The US Department of Education designates accreditation agencies for colleges and universities. These regional agencies perform a robust assessment and a continuous monitoring of the quality of instruction and education. In the field of nursing, the technical and medical requirements are important, and specialized education of this type also must have specialized accreditation. The leading program accreditation agency for nursing programs is the Accreditation Commission for Education in Nursing.

The Accreditation Commission for Education in Nursing (ACEN) was formerly known as the NLNAC. ACEN has authority and recognition through the Council on Higher Education and the Department of Education. This organization accredits all levels of nursing programs including diploma or certificate programs, associate degrees, bachelor’s degrees, and master’s degrees. ACEN can accredit schools that do not have regional accreditation. Schools with regional accreditation can also choose to have program accreditation for their nursing education program.

The Commission on Collegiate Nursing Education (CCNE) accredits schools and colleges that offer baccalaureate and master’s level degrees. The CCNE focuses exclusively on master’s and bachelor’s programs. The CCNE has Department of Education recognition as a national accreditation agency. The Department of Education set the scope of its accreditation authority, and accredited schools may participate in Title IV funding programs such as federal student loans.

Software, Technology and Skills Needed


nursing_school_skill_needed

Nurses increasingly work in computer-based environments. Automation and innovation have touched nearly every aspect of medical examinations, diagnosis, and care. Modern medical facilities store and retrieve medical information in digital form and provide security for medical privacy. Nurses must be comfortable with a range of operating systems, data display formats, and enterprise software systems.

Technology and innovation have changed the types and uses of medical devices. Nurses must stay current on innovations and new technology particularly in standard and special diagnostic routines. Some phases of nursing have a basis in information technology.

Nursing is a broad field, and historically it was not a college-based profession. Hospitals were the primary source and training ground for nurses. Schools of nursing grew as colleges and universities adopted standards for medical education and extended them to the staff and support personnel for medical practitioners and hospitals. Today, formal education is the primary path for entry into the nursing field. The non-degree options include apprentice-type training and nurse assistant certificate programs. The main degree options are the associate degree, the bachelor’s degree, and the master’s degree.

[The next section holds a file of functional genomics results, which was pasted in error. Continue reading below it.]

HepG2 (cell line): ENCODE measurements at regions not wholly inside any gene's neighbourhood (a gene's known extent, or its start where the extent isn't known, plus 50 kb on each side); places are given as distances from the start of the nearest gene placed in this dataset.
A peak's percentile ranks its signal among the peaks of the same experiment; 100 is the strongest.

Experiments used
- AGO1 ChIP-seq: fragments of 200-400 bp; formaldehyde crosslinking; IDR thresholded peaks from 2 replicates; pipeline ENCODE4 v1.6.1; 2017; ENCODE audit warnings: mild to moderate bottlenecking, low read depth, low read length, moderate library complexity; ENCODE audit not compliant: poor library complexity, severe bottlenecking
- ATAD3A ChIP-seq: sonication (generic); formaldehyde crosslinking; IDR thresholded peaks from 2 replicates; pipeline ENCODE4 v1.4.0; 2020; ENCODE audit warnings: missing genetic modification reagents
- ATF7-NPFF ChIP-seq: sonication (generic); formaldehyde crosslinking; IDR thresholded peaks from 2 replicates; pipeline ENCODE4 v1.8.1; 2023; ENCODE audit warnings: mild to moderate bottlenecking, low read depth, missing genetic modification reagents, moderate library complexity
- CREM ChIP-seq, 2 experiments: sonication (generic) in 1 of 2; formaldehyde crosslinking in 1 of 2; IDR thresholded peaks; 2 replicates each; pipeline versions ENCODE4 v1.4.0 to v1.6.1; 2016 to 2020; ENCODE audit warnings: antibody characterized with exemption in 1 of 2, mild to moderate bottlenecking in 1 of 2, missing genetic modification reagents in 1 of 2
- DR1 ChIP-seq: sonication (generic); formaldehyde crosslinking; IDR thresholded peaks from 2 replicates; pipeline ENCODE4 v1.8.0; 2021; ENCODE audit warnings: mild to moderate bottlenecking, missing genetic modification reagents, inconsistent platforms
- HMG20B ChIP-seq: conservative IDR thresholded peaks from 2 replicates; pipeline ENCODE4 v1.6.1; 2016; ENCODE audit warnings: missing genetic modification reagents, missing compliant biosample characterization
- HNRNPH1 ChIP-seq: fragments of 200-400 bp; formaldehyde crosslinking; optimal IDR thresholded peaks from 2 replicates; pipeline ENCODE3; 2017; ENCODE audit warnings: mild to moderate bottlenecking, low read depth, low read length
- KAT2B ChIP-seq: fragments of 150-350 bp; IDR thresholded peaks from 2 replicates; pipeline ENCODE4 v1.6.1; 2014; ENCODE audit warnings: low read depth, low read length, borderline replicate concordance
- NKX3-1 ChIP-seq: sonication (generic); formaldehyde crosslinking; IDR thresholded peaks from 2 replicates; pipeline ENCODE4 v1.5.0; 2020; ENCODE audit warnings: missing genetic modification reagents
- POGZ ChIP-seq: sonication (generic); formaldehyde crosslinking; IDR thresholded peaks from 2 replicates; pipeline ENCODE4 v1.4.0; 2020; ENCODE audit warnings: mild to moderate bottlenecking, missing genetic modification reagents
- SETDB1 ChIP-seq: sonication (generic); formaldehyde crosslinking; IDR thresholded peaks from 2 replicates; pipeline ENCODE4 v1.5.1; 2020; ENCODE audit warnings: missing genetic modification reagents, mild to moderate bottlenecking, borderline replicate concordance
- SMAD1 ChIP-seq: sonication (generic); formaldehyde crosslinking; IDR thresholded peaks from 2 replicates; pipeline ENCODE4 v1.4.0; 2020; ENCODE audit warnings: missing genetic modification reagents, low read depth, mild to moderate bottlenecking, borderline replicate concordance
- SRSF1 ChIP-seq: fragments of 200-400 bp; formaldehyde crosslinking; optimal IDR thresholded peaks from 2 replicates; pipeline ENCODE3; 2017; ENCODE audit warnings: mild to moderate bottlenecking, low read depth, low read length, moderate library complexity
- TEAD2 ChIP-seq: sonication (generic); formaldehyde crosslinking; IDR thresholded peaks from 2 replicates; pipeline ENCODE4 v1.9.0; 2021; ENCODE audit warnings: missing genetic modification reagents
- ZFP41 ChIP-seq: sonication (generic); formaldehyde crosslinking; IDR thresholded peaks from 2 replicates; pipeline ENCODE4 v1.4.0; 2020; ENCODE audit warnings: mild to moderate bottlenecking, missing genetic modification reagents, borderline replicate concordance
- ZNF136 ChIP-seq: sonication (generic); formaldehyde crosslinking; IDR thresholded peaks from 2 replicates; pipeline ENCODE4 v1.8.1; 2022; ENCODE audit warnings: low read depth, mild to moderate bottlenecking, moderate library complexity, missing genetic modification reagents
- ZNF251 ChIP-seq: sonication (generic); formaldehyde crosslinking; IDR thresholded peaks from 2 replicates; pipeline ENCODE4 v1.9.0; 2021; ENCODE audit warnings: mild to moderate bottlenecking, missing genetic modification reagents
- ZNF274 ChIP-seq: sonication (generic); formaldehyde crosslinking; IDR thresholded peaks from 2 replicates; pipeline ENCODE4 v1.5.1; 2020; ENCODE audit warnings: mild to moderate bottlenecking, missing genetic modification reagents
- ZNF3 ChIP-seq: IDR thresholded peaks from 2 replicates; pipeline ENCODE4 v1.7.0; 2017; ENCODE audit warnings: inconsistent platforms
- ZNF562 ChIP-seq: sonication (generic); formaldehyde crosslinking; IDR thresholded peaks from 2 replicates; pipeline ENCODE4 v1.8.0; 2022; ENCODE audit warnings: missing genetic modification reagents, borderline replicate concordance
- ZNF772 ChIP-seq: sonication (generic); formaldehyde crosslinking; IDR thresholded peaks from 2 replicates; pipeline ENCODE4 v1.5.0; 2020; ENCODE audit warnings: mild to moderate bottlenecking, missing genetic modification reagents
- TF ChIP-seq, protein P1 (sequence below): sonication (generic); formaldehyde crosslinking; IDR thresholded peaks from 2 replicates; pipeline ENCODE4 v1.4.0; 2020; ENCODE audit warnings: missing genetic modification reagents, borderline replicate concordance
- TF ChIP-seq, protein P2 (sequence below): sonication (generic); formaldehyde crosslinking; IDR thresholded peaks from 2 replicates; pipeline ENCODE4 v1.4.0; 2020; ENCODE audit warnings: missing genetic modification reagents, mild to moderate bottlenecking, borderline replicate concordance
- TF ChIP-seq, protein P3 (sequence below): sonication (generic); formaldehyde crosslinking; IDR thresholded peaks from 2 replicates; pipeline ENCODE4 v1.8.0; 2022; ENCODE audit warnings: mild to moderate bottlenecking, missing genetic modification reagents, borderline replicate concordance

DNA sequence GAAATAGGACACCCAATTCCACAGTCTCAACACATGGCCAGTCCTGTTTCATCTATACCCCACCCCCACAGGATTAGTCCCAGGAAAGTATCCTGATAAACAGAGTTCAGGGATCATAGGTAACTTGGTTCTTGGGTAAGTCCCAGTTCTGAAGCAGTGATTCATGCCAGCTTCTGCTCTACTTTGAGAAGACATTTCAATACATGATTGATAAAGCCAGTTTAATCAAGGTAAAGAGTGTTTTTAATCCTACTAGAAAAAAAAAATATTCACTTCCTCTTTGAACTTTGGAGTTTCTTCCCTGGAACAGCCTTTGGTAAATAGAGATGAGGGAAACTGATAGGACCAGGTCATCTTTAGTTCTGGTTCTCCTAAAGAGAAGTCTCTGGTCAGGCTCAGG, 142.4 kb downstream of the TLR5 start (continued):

The field of nursing is broad, and medical care has become increasingly specialized, both by population and fields of study. The US population has statistically gotten older, with longer lifespans, and a larger percentage of older persons. The senior population is a driving force in the expansion of medical care as well as healthcare reform laws that provide insurance coverage for millions of Americans that had previously gone uninsured. The demands for nursing have increased as have the numbers of persons seeking nursing education, jobs, and careers.

Associate Degree in Nursing (ADN)


The associate degree is the shortest path to a licensed nurse status. This two-year degree is available at nursing schools and community colleges. The accredited institutions that provide the associate course of study prepare graduates to sit for the NCLEX-PN examination and qualify for a Practical Nursing License. The LPN is a qualification for Licensed Practical Nursing and a stepping stone to a bachelor’s degree and other educational levels in the field of nursing.